The question of what constitutes a 'good death' has been the central preoccupation of philosophers since ancient times. Many of the 190 philosopher's deaths included here are bizarre, and tales of madness, murder, pathos (and bathos) abound. Heracleitus suffocated in cow dung; Empedocles leapt into a volcano; Jeremy Bentham had himself stuffed and sits on public view in University College London - The Book of Dead Philosophers will inspire both amusement and reflection. Looking at what great thinkers have said about death turns out to be a life-affirming enquiry into the meaning and possibility of human happiness. In learning how to die, we learn how to live.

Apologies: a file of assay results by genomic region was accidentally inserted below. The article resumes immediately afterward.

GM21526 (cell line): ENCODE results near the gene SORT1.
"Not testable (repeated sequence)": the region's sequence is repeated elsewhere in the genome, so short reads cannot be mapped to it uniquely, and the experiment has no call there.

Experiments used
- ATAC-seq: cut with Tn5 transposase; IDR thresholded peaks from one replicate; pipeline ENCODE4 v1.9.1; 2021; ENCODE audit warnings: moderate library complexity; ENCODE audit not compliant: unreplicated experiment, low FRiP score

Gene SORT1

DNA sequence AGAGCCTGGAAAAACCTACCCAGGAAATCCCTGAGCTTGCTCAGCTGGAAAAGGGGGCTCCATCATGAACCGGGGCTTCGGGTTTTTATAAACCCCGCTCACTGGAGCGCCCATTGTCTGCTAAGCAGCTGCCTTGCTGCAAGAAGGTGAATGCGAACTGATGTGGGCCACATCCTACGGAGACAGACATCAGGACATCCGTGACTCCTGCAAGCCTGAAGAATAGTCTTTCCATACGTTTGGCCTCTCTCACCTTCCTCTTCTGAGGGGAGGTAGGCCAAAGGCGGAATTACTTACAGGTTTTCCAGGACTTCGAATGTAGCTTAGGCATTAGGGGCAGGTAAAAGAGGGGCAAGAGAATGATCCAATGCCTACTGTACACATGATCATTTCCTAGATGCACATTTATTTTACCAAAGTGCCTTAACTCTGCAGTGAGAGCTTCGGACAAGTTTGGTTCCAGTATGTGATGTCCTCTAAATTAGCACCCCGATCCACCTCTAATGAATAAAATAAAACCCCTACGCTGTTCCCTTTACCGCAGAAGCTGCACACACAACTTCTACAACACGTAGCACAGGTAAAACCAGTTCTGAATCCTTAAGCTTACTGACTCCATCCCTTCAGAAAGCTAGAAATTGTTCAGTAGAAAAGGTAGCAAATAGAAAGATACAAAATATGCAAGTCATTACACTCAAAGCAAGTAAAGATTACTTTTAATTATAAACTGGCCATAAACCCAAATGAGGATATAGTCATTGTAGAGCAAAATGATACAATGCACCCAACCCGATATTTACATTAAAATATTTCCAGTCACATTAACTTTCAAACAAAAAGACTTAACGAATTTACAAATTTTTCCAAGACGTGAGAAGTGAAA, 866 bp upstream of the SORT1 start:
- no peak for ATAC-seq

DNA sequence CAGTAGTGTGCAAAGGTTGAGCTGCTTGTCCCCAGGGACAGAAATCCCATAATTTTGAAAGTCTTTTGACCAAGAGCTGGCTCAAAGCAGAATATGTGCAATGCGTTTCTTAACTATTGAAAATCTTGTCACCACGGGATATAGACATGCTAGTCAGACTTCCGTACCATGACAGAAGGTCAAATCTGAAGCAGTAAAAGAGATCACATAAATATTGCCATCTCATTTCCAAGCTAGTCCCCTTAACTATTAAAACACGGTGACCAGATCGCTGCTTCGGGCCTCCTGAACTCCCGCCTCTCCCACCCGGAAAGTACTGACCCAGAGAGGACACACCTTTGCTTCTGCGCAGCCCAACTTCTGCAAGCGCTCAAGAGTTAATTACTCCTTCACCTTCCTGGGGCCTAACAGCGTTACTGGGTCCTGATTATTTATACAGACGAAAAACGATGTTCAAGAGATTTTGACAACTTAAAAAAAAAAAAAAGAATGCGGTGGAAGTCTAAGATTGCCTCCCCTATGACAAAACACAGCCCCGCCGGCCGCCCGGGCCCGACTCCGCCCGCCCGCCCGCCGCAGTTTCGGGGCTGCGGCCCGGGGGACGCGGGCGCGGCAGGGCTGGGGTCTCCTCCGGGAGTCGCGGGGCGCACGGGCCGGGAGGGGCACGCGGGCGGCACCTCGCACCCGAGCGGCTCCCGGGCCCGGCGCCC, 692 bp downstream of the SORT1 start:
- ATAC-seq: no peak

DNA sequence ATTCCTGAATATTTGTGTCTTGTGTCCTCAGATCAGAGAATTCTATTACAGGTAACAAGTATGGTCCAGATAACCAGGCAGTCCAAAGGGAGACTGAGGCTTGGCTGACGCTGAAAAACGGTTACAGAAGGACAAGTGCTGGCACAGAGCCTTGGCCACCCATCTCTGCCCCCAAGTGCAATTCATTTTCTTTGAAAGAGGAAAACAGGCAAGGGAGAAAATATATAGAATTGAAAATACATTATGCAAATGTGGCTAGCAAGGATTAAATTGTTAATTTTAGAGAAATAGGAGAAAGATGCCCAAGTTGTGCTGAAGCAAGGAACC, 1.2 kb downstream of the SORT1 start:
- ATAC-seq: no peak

|Publication date:||5th October 2009|
Simon Critchley is Professor of Philosophy at the New School in New York.More About Simon Critchley